Fri Oct 07 08:32pm EDT
Slater Koekkoek was thrown off the deep end in his first tour through the OHL — and came out the better for it.
Playing on a rebuilding Peterborough Petes club meant Koekkoek, who came into the league with a reputation as a superb skater and offensive defenceman, took on more than rookies are typically expected to handle. However, that along with representing Canada in both the IIHF and Memorial of Ivan Hlinka under-18 tournaments earlier this year have helped him progress quickly. The Inkerman, Ont., native is off to a good start with the Petes, having counted five points in his first seven games for a team off to a 4-1-1-1 start.
"There was a lot of that, getting put into situations that were difficult," says the 6-foot-2, 183-pound Koekkoek, who is pegged as later first-round pick in some early projections. "But it was a great learning year for everyone in the organization and we got out of it and we're doing well now. Everybody goes through that. We were young and we knew it was going to be a rough season [finishing 19th overall in the OHL]."
The Petes still have a relatively young defence corps, as none of their seven regulars are more than 18. That makes Koekkoek a de facto elder statesman. The 17-year-old has responded well, particular on Thursday when he helped contain New York Rangers first-round choice J.T. Miller in a 3-0 Petes win over the Plymouth Whalers. In his rookie year, the Petes didn't post a single shutout.
"I've seen a much more mature hockey player, a guy who's always had a lot of confidence but is thinking the game better," Petes coach Mike Pelino says. "He's using his whole package now not just the offensive part of the game. I see real nice development in him.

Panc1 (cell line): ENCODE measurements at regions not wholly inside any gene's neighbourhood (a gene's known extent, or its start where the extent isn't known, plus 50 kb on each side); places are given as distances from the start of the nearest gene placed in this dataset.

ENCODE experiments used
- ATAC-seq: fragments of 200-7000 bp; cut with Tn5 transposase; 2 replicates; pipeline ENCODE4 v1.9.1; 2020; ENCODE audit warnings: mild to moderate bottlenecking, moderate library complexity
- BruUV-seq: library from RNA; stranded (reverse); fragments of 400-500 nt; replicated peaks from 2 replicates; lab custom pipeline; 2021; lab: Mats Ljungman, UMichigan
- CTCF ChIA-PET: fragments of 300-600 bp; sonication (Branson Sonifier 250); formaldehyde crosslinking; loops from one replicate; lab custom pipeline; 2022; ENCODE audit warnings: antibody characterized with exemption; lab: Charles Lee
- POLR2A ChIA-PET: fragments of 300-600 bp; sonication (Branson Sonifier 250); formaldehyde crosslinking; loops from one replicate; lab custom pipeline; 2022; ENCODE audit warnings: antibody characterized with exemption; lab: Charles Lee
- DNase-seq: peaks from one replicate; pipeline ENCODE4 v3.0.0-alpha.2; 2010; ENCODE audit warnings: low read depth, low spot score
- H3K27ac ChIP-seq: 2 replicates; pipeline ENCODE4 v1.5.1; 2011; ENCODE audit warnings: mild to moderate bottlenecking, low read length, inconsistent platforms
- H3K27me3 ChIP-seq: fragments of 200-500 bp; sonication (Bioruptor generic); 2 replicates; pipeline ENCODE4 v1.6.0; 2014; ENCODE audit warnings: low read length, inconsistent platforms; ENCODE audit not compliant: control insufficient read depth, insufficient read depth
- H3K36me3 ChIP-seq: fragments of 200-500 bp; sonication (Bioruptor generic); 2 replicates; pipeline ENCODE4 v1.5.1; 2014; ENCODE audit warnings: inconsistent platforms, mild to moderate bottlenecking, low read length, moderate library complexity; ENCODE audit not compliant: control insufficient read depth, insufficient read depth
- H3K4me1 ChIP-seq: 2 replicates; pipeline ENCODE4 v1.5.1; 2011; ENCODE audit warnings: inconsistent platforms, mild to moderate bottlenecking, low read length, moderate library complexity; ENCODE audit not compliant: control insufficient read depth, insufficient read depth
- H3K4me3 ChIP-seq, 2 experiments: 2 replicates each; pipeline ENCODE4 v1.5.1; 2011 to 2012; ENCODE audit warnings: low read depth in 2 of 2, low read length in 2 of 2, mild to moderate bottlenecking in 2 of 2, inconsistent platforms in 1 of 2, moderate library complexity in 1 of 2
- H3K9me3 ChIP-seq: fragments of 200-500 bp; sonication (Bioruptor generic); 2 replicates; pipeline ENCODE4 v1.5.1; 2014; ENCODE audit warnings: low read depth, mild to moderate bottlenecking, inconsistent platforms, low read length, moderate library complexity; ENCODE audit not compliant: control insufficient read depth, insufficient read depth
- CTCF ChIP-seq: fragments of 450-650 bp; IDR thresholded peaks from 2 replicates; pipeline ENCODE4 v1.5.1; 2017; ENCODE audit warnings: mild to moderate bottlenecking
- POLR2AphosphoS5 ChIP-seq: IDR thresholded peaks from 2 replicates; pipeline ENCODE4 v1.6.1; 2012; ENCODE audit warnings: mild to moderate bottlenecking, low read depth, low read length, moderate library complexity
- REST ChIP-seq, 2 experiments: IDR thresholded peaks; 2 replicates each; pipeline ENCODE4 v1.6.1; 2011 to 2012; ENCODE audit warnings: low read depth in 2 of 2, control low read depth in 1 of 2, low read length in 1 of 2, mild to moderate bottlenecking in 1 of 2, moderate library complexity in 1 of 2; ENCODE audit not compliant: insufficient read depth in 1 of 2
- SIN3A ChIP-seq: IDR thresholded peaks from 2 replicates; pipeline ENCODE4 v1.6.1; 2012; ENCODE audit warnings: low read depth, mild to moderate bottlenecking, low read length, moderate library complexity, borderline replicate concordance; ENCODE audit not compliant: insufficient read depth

"It's a combination of he got a year older, there's a factor that we have a better team around him," adds Pelino, also in his second year in Peterborough. "I think that he gained some valuable experience with the under-18 program, both in the spring and in the summer. I think, all around, that mixes in well with his own individual work."
"It was just living away from home so early. Grade 9, I started at Notre Dame, so I had to leave home. It just helped me that much more for the OHL and helped me learn how to deal with pressure."
You are a small-town guy, did that make the adjustment to Wilcox, Sask., easier than it was for other players? "Maybe. It was out of the middle of the nowhere so I think I had a small advantage."
2. In your mind, what would scouts say is the biggest thing you have to work on between now and when you'll be on the cusp of turning pro?
"I think it's my defensive play. I worked on that lot o over the summer and I think it's really improved, if I can continue to improve on that, the offence will come."
3. What do you consider your proudest hockey achievement?
"Winning gold for Canada is pretty big, just over last summer. I'd say that would take the cake, but who knows in the future? I just remember the good guys who were there, lots of good friends from the OHL and lots of great players from everywhere in Canada."
4. What teammate has had the biggest effect on you?
"Last year, our captain, Jack Walchessen, really took me under his wing and helped me along the way. He really played a big role in me growing up as a person and I thank him for that."
5. What sport would you play if there was no hockey?
"I played a lot of baseball growing up, but the end, I just stopped hitting the ball and had to quit that. But I always liked it and thought it was pretty cool."
Neate Sager is a writer for Yahoo! Canada Sports. Contact him at firstname.lastname@example.org and follow him on Twitter @neatebuzzthenet (photo: CHL Images).